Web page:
Collaborative Research: Testing Artic Ice Sheet Sensitivity to Abrupt Climate Change

Lead PI: Nicolas E. Young , Dr. Joerg Michael Schaefer

Unit Affiliation: Geochemistry, Lamont-Doherty Earth Observatory (LDEO)

September 2014 - August 2019
Arctic ; Greenland
Project Type: Research

DESCRIPTION: A team of investigators proposes to investigate the response of the Laurentide and Greenland Ice Sheets to two short term cooling events (several decades to a few centuries in duration) that occurred 9.3 and 8.2 thousand years ago. Assessing the sensitivity of ice sheets to short term climate variability is at the forefront of the scientific community's and the public's interest because short term ice sheet change will drive 21st century sea level rise. Thus a central question of the proposed work is whether ice sheets react abruptly to climate forcings, or are multi-millennial-scale trends in climate required to elicit a large-scale ice sheet response? The investigators propose an intensive field-based research program capitalizing on their newly published work reconstructing ice sheet change using high-precision beryllium-10 dating to test the hypothesis that prominent moraine systems marking former ice extents in West Greenland and Baffin Island record the synchronous advance of the Greenland and Laurentide ice sheets driven by the abrupt cooling events 9.3 and 8.2 thousand years ago. Pilot data reveal that portions of the ice sheet margin that are in contact with the surrounding ocean are able to respond rapidly to a short-lived climate perturbation. To test whether these documented changes were restricted to solely the most sensitive marine-terminating ice sheet sectors, or whether ice sheets are capable of a larger scale response to centennial-scale climate change, well-constrained chronologies of ice sheet change are needed from other regions. The investigators' research objectives are to 1) establish how land-terminating regions of ice sheets, which are more representative of broader ice sheet margins, respond to abrupt climate change, 2) further evaluate the role that oceanic forcing plays in modulating ice sheet response to short-lived climate perturbations, and 3) reconstruct the early Holocene behavior of mountain glacier systems (a proxy for summertime temperature) to evaluate what climatic conditions influenced the ice sheets. The investigators will work to make results easily accessible to the public. The work is led by an early career investigator and will support two graduate and several undergraduate students.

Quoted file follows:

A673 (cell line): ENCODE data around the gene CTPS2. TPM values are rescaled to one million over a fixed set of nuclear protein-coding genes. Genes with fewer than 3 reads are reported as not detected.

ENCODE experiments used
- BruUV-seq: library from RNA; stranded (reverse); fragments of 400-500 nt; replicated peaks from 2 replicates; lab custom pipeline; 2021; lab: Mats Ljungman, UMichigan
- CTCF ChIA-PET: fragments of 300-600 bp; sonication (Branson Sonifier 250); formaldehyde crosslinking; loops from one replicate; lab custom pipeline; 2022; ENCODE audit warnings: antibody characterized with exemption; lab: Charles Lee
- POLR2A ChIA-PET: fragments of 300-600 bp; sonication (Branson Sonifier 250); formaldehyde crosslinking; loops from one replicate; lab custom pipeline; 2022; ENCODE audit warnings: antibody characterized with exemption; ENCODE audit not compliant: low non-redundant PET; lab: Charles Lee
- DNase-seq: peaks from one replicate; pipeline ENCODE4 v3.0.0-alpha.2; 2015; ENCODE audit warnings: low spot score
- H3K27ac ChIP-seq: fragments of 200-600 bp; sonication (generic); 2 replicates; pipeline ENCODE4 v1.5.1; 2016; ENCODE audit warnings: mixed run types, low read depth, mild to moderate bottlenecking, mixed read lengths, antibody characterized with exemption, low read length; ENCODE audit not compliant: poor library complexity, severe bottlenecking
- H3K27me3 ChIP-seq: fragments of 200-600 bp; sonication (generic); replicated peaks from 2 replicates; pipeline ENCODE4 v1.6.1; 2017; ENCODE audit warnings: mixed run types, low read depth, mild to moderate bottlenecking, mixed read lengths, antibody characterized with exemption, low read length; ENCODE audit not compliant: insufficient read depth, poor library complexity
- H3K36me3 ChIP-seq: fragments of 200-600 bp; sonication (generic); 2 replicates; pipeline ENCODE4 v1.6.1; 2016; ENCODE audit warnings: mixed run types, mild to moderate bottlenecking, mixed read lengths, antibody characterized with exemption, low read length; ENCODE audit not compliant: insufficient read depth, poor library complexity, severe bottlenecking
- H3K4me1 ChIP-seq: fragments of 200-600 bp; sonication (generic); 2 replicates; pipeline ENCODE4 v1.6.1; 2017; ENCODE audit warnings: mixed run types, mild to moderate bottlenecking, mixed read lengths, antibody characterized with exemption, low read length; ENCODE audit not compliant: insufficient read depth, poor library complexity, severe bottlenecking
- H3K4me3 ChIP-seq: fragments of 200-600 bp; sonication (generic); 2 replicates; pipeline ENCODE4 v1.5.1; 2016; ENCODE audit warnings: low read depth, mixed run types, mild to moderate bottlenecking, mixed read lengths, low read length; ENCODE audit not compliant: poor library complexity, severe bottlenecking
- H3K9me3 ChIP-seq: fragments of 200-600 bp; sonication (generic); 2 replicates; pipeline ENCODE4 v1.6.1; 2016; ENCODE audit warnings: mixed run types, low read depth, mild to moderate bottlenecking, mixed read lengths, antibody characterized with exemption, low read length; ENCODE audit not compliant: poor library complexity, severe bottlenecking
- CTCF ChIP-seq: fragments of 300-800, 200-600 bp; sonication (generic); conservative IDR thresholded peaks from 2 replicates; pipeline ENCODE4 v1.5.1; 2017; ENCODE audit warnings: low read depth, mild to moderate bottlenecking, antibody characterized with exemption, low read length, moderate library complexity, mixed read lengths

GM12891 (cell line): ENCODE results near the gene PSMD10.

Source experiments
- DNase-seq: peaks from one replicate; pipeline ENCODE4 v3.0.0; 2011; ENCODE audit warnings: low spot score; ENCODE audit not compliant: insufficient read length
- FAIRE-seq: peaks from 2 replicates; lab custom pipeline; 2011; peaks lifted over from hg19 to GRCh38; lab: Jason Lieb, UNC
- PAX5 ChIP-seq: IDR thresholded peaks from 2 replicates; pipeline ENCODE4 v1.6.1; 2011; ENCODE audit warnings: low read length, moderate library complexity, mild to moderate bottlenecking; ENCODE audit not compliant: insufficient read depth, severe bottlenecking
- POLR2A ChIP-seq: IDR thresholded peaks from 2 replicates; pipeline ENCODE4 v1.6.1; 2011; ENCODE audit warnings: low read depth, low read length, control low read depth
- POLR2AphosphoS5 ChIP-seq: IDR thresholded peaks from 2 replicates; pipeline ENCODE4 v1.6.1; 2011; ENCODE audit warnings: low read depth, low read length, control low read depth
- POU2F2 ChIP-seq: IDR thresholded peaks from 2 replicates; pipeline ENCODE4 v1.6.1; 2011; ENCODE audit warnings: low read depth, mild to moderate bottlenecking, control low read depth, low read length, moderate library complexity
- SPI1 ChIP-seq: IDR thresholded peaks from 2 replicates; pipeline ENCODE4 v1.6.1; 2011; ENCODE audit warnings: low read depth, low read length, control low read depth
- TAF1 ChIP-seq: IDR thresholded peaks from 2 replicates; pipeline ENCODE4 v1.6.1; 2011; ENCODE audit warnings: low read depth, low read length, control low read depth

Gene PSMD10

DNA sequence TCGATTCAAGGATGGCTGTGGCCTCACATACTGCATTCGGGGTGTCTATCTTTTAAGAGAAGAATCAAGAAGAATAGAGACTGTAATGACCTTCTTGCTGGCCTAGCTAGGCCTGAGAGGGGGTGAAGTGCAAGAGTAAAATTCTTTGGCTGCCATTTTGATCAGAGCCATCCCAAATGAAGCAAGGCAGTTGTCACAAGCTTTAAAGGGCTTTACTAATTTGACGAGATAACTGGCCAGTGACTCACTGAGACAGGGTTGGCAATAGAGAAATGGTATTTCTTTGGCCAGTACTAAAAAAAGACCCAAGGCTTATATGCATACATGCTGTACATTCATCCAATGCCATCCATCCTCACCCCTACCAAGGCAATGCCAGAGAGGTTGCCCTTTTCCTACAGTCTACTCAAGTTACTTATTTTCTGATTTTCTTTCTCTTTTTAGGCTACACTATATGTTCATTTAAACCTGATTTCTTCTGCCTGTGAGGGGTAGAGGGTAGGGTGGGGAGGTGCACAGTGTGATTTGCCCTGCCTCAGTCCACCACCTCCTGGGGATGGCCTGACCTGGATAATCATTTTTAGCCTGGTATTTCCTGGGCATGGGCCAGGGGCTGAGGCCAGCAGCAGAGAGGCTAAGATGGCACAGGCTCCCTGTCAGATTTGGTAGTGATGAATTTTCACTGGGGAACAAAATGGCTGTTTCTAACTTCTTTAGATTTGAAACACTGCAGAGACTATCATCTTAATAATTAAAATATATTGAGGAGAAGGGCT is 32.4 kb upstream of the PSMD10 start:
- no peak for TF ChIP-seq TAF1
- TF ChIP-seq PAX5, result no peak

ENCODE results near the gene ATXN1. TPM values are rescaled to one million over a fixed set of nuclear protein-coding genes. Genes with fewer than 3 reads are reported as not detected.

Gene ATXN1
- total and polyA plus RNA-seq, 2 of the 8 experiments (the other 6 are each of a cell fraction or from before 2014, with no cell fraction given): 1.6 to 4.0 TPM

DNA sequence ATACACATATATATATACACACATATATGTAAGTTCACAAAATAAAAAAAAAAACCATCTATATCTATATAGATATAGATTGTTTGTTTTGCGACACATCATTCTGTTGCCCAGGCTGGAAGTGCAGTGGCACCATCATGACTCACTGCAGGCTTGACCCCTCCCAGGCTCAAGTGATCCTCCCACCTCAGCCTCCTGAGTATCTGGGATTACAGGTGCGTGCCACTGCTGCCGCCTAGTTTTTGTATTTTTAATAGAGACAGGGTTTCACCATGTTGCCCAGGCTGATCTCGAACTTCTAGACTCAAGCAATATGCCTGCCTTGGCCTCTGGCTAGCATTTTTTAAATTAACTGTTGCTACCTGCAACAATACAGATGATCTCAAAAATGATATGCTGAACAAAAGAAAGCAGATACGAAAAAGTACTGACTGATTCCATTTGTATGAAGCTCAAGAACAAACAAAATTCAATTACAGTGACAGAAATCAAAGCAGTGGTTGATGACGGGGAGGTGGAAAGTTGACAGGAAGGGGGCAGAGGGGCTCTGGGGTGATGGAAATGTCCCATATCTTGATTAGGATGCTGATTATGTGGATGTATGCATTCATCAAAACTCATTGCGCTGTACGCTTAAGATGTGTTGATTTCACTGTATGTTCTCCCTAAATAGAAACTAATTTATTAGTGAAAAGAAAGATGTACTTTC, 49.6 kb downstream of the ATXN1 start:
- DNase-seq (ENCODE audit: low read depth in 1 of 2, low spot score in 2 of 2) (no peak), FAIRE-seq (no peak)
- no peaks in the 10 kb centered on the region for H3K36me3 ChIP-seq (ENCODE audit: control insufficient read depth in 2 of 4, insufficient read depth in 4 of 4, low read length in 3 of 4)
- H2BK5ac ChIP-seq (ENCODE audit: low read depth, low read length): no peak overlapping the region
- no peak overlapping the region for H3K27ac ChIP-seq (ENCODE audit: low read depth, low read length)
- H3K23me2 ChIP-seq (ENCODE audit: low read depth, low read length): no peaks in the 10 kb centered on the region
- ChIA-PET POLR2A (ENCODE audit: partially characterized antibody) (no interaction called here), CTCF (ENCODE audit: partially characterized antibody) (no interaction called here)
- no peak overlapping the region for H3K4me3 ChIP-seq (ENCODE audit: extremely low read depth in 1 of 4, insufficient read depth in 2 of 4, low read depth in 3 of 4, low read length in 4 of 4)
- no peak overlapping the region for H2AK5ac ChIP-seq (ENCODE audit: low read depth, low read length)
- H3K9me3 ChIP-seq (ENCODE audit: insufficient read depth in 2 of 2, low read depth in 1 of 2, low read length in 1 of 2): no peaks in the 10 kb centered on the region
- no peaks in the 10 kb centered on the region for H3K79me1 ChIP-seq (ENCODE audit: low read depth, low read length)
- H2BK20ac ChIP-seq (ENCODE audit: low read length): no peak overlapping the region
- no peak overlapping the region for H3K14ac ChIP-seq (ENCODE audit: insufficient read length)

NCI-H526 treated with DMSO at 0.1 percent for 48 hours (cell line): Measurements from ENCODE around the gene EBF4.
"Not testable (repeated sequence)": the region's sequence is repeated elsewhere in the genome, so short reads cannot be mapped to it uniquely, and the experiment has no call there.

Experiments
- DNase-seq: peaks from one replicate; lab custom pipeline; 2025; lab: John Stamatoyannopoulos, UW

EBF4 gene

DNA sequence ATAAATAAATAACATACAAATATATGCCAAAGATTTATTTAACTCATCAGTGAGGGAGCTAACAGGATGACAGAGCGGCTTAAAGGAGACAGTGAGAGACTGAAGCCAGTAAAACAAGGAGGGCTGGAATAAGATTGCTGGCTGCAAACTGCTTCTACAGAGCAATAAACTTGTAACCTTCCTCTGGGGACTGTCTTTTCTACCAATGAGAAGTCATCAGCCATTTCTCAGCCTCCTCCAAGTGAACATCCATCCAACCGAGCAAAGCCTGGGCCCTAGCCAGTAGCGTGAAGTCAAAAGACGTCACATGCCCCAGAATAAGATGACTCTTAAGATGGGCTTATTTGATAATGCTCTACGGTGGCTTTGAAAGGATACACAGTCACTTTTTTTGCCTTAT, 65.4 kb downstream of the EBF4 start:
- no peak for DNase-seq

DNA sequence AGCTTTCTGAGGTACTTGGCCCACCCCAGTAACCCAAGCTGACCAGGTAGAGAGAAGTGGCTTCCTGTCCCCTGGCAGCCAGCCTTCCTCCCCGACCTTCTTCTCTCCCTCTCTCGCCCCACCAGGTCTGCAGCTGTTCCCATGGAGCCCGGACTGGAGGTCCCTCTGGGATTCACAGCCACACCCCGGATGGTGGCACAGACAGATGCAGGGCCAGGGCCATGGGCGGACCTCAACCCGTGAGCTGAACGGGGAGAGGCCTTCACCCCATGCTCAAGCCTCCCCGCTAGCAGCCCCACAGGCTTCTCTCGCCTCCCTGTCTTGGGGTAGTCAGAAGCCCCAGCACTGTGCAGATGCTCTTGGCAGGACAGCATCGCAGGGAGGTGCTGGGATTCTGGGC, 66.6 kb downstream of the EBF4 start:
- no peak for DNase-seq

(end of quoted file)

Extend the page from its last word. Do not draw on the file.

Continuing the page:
National Science Foundation (NSF)





Nicolas Young, Avy Schweisnberg, Jason Briner, Joerg Schaefer. "Glacier maxima in Baffin Bay during the Medieval Warm Period coeval with Norse settlement," Science Advances, v.1, 2015. doi:e1500806

Pendleton, S., Miller, G., Lifton, N. and Young, N.,. "Cryosphere response resolves conflicting evidence for the timing of peak Holocene warmth in Arctic Canada.," Quaternary Science Reviews, v.216, 2019.


beryllium greenland ice sheet climate forcing ice sheets sea level rise


Modeling and Adapting to Future Climate